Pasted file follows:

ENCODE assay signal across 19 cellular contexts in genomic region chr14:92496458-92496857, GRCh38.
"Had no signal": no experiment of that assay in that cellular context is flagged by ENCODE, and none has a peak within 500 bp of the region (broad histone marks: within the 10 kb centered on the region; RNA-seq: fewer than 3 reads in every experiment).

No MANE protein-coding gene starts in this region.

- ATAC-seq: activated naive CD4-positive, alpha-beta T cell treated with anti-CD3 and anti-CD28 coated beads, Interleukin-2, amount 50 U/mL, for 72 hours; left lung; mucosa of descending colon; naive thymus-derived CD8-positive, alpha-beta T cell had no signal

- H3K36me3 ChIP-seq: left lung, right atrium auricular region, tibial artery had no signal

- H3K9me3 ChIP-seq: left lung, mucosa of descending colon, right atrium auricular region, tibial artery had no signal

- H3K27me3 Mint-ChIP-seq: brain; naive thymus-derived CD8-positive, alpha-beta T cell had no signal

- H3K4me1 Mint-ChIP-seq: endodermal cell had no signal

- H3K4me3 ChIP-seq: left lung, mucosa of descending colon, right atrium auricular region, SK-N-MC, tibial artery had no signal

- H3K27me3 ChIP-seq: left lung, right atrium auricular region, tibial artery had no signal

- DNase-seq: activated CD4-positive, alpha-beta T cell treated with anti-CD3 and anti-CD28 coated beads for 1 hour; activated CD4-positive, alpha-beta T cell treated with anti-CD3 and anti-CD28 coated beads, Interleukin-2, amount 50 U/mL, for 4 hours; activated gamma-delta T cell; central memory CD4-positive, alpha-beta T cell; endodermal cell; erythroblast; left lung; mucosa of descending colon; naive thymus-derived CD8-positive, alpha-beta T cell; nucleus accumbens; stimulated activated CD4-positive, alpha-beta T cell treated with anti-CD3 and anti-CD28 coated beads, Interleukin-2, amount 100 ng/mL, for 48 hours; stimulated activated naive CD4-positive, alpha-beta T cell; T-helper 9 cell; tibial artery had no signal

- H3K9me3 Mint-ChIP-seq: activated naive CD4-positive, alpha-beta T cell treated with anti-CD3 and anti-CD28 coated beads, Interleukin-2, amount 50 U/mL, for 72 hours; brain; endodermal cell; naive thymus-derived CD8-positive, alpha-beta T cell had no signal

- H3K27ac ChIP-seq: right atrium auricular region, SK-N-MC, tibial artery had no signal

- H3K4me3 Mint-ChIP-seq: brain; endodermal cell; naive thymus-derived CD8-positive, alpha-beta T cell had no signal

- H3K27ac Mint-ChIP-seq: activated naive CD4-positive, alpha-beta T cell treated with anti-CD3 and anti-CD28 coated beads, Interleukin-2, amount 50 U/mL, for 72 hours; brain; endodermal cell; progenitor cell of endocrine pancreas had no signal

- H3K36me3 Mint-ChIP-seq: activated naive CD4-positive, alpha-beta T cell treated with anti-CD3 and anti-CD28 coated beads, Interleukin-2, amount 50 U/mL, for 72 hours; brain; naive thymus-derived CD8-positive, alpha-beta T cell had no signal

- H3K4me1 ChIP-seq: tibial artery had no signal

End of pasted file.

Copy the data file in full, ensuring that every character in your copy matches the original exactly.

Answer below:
ENCODE assay signal across 19 cellular contexts in genomic region chr14:92496458-92496857, GRCh38.
"Had no signal": no experiment of that assay in that cellular context is flagged by ENCODE, and none has a peak within 500 bp of the region (broad histone marks: within the 10 kb centered on the region; RNA-seq: fewer than 3 reads in every experiment).

No MANE protein-coding gene starts in this region.

- ATAC-seq: activated naive CD4-positive, alpha-beta T cell treated with anti-CD3 and anti-CD28 coated beads, Interleukin-2, amount 50 U/mL, for 72 hours; left lung; mucosa of descending colon; naive thymus-derived CD8-positive, alpha-beta T cell had no signal

- H3K36me3 ChIP-seq: left lung, right atrium auricular region, tibial artery had no signal

- H3K9me3 ChIP-seq: left lung, mucosa of descending colon, right atrium auricular region, tibial artery had no signal

- H3K27me3 Mint-ChIP-seq: brain; naive thymus-derived CD8-positive, alpha-beta T cell had no signal

- H3K4me1 Mint-ChIP-seq: endodermal cell had no signal

- H3K4me3 ChIP-seq: left lung, mucosa of descending colon, right atrium auricular region, SK-N-MC, tibial artery had no signal

- H3K27me3 ChIP-seq: left lung, right atrium auricular region, tibial artery had no signal

- DNase-seq: activated CD4-positive, alpha-beta T cell treated with anti-CD3 and anti-CD28 coated beads for 1 hour; activated CD4-positive, alpha-beta T cell treated with anti-CD3 and anti-CD28 coated beads, Interleukin-2, amount 50 U/mL, for 4 hours; activated gamma-delta T cell; central memory CD4-positive, alpha-beta T cell; endodermal cell; erythroblast; left lung; mucosa of descending colon; naive thymus-derived CD8-positive, alpha-beta T cell; nucleus accumbens; stimulated activated CD4-positive, alpha-beta T cell treated with anti-CD3 and anti-CD28 coated beads, Interleukin-2, amount 100 ng/mL, for 48 hours; stimulated activated naive CD4-positive, alpha-beta T cell; T-helper 9 cell; tibial artery had no signal

- H3K9me3 Mint-ChIP-seq: activated naive CD4-positive, alpha-beta T cell treated with anti-CD3 and anti-CD28 coated beads, Interleukin-2, amount 50 U/mL, for 72 hours; brain; endodermal cell; naive thymus-derived CD8-positive, alpha-beta T cell had no signal

- H3K27ac ChIP-seq: right atrium auricular region, SK-N-MC, tibial artery had no signal

- H3K4me3 Mint-ChIP-seq: brain; endodermal cell; naive thymus-derived CD8-positive, alpha-beta T cell had no signal

- H3K27ac Mint-ChIP-seq: activated naive CD4-positive, alpha-beta T cell treated with anti-CD3 and anti-CD28 coated beads, Interleukin-2, amount 50 U/mL, for 72 hours; brain; endodermal cell; progenitor cell of endocrine pancreas had no signal

- H3K36me3 Mint-ChIP-seq: activated naive CD4-positive, alpha-beta T cell treated with anti-CD3 and anti-CD28 coated beads, Interleukin-2, amount 50 U/mL, for 72 hours; brain; naive thymus-derived CD8-positive, alpha-beta T cell had no signal

- H3K4me1 ChIP-seq: tibial artery had no signal